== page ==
Following the April 29 opening of their documentary The Unbelievers at Toronto’s Hot Dog Film Festival, outspoken atheists Richard Dawkins and Lawrence Krauss discussed the merits of their approaches to “ridding the world of religion.” In a recent interview with Steve Paikin, they made it clear that, despite their sometimes different personas, they have the same agenda—getting people to get rid of their belief in God. Yet they both say that Christians should not feel “threatened” by their efforts to expunge religion from human history.
Outspoken atheists Lawrence Krauss and Richard Dawkins, costars of the documentary The Unbelievers, discuss their strategy for ridding the world of religion in general and Christianity in particular. They consider Christianity “demeaning” and wish to re-design society “the way we want it.” Image: screen shots from interview with Steve Paikin.
The Goal of The Unbelievers Documentary
Evolutionary biologist Dawkins and theoretical physicist Krauss recounted that when they first met they had a heated debate about, as Dawkins said, “whether we should have a kind of full-on attack on religion or whether we should, as Lawrence preferred, seduce them.” Krauss explained that this is really “a strategic question.” They agree that both approaches have merit depending on the nature of the people being targeted. However, expressing general agreement with the more confrontational approach of the often-irascible Dawkins, Krauss said, “You’ve got to confront silly beliefs by telling them they are silly,” adding, “If you’re trying to convince people, pointing out that what they believe is nonsense is a better way to bring them around.”
Despite their great hostility toward religious beliefs (other than their own) and avowal that they hope this film will help in their efforts to eradicate all religion worldwide, the atheist pair indicates that belief or non-belief in a deity is not what really matters to them. Krauss declares that what is actually important to them is that “everything should be open to question and that the universe is a remarkable place.” By contrast, he says, “This is more important to us than not believing in God—that’s not important at all.” Dawkins and Krauss both expressed grudging tolerance for evolutionists who want to keep their religious beliefs in order to keep the good things religion offers them—“spirituality,” “consolation,” and “community”—so long as they do not then reject evolution. They said that people are “hard-wired” to seek something spiritual, but by “spiritual” they refer to a sort of emotional high. And they declare that science offers a better kind of spirituality, “a sense of oneness with the universe.” Therefore science, they maintain, can meet the inmost needs of people better than religion of any sort.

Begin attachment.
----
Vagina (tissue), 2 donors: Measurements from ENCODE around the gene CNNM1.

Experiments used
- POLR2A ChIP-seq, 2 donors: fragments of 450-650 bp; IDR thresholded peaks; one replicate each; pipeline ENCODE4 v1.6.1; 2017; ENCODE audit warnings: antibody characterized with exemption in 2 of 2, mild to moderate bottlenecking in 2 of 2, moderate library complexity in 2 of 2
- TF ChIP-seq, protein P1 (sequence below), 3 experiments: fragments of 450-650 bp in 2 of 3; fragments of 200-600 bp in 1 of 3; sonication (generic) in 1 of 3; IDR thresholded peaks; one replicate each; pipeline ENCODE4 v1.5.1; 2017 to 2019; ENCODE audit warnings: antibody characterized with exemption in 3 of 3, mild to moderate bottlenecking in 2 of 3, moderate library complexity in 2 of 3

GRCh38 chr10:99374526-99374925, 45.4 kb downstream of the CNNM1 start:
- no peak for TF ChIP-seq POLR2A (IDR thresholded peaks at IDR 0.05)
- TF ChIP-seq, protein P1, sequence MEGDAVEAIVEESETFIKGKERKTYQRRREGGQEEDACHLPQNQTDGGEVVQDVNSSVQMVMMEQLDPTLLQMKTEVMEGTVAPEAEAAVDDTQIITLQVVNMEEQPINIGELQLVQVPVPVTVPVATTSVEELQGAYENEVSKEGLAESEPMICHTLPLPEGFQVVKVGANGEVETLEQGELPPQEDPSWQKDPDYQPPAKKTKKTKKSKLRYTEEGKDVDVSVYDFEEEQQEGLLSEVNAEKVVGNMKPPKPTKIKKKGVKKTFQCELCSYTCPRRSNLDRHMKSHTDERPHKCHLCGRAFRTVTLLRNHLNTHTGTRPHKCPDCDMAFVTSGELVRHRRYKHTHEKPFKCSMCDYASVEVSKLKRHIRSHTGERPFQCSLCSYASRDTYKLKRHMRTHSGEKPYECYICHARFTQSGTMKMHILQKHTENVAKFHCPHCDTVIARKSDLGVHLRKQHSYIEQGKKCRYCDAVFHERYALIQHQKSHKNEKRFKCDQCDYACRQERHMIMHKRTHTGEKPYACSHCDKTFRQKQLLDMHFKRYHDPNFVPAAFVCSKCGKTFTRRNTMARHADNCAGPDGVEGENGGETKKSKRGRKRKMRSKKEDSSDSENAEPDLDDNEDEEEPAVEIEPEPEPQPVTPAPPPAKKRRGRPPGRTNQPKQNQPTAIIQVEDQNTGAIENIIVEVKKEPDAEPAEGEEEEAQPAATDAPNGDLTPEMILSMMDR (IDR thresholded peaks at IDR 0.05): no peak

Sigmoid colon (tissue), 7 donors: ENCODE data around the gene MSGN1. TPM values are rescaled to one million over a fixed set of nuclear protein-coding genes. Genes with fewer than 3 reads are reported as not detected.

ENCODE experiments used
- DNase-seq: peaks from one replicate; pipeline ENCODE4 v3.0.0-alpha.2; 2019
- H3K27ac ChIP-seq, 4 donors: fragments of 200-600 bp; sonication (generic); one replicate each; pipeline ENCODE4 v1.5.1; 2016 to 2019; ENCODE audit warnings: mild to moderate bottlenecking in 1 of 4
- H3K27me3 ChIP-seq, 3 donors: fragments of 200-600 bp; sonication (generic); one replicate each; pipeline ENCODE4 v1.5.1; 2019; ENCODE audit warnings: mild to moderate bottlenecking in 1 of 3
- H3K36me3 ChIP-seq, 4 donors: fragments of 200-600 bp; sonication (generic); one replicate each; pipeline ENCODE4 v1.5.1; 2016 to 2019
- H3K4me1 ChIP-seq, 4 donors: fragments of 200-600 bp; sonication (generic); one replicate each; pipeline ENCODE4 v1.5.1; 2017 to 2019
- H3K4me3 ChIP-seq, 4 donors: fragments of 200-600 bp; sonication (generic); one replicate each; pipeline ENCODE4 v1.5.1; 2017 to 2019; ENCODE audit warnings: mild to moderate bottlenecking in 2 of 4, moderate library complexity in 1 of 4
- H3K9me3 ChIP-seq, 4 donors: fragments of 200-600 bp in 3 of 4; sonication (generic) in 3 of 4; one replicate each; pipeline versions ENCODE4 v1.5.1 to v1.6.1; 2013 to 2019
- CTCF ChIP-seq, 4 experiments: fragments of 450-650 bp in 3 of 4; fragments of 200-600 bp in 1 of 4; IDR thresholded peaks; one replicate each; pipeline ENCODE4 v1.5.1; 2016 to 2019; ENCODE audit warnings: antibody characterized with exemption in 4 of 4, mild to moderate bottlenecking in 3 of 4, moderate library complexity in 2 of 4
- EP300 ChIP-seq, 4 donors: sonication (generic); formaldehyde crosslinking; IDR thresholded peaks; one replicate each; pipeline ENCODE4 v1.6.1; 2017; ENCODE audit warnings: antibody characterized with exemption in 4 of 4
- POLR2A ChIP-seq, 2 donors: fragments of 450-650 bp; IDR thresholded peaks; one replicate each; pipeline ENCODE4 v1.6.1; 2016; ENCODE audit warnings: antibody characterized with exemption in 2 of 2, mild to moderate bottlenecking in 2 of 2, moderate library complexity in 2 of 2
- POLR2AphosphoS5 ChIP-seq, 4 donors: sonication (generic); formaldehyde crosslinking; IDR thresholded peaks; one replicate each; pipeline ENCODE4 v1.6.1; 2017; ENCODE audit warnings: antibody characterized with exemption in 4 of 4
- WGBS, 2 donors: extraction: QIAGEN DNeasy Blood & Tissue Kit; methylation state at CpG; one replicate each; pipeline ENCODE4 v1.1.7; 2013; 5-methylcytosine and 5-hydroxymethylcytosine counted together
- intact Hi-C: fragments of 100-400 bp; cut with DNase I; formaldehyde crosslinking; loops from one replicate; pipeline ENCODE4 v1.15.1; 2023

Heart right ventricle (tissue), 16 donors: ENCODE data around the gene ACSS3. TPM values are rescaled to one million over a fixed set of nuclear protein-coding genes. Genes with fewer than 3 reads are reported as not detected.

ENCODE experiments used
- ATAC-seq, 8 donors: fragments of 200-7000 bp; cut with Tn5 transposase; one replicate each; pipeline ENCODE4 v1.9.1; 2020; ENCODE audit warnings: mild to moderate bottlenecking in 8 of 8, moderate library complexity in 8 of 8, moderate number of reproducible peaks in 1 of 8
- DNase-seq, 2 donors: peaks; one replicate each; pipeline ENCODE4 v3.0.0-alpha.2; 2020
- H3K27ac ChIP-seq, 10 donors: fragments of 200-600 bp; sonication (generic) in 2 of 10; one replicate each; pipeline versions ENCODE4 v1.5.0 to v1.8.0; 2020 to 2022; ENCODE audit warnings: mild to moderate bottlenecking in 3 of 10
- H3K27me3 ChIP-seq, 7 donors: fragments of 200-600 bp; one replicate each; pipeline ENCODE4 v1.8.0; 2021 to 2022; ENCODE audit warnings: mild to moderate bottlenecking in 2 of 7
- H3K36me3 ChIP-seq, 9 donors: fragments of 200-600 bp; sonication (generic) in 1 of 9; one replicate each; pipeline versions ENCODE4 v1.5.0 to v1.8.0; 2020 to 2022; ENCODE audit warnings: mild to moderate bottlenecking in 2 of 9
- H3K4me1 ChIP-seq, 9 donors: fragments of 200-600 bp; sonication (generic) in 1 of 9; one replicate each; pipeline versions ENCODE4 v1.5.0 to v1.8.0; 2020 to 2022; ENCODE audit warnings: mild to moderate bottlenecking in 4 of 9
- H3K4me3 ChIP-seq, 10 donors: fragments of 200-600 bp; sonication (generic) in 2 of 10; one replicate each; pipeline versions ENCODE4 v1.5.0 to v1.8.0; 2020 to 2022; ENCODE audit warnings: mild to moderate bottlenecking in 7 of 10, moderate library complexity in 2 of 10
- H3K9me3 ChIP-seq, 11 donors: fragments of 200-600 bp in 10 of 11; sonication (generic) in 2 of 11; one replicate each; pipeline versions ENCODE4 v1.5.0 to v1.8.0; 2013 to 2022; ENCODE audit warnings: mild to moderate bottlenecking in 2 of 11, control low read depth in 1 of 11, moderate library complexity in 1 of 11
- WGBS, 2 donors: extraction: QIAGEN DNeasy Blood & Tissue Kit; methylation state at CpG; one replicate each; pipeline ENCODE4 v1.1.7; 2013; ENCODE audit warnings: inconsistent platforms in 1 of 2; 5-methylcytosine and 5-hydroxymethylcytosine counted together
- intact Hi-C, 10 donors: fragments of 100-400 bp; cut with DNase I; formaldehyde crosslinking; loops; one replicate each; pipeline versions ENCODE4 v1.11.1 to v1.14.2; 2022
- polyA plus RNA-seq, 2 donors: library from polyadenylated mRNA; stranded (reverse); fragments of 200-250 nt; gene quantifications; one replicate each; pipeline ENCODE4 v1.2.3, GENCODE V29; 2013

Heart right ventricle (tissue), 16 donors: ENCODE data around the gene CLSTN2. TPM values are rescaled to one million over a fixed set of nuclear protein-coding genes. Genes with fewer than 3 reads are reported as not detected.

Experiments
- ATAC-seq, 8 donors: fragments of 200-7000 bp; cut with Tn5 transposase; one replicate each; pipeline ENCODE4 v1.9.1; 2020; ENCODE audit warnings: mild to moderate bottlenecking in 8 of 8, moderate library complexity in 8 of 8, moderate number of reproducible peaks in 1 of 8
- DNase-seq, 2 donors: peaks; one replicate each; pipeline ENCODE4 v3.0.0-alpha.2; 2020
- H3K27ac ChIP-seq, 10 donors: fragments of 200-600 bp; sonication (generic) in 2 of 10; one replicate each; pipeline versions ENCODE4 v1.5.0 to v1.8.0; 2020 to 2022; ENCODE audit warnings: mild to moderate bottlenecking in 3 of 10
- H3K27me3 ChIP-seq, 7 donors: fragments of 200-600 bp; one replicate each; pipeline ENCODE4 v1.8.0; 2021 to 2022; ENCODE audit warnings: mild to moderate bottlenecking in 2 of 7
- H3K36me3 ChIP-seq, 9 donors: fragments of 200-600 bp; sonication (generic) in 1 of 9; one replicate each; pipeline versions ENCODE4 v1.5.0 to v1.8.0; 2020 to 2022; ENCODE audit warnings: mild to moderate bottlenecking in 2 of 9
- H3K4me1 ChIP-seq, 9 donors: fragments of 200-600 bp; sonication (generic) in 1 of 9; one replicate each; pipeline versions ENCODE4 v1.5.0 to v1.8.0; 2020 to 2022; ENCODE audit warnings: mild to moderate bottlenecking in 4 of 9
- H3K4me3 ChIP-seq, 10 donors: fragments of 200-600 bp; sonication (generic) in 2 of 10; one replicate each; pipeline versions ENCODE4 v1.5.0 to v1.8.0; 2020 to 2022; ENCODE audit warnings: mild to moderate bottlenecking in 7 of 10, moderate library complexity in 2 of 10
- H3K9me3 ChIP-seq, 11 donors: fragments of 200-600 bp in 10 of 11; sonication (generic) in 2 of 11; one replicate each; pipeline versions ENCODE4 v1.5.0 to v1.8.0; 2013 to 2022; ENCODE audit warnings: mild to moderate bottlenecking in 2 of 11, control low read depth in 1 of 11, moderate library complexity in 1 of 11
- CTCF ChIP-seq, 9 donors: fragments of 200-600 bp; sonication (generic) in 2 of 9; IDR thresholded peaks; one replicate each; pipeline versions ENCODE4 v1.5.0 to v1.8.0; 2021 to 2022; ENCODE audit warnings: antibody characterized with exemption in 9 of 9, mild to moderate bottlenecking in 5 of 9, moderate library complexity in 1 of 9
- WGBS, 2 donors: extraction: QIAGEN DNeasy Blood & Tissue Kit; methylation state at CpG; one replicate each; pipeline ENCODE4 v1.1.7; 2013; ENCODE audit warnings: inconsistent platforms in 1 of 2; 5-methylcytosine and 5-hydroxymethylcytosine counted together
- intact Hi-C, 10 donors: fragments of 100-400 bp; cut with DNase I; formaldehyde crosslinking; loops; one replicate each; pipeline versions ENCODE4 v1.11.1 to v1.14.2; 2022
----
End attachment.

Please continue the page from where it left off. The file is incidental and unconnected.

“Spirituality is a sense of awe and wonder at something bigger than oneself,” Krauss explained, adding that being “insignificant is uplifting.” And while some people cling to their religion to satisfy some spiritual need, he says, “The spirituality of science is better than the spirituality of religion because it is real.” Both of course vigorously deny that their own atheistic position is one of “belief,” saying “we don’t define ourselves by what we don’t believe in.”
In The God Delusion, author Richard Dawkins asks: “If God wanted to forgive our sins, why not just forgive them, without having himself tortured and executed in payment … ?”
The answer depends on three things: What is sin? Why does God oppose it? How can God justly forgive it?
Note: Dawkins begins with the axiom2 that God does not exist. We shall begin with the axiom that God does exist and the Bible is His written Word.
1. What is sin?
When God created Adam and Eve, He made human beings who were not only dependent on Him for existence and life, but who He intended to enjoy a relationship with Him of sharing in His life and love. Sin, in essence, is the desire of mankind to be free from this dependence on God, and indeed from any relationship with God at all.
When Satan tempted Eve to disobey God, the ‘bait’ he used was the assertion “you will be like God”. Thus, when Adam and Eve ate the fruit that God had forbidden them, they were defying God, repudiating His authority over them, and elevating their own wills above God’s will.
Sin does not primarily refer to isolated acts (sins), for they are only the outworking of human self-will. It refers primarily to the rebellion of men and women against God, which may range all the way from careless indifference to the hell-bent hostility of which Dawkins’ posturing is an extreme example. Since sin is defined by this opposition to God and his standards, if God doesn’t exist, then the concept of sin becomes meaningless.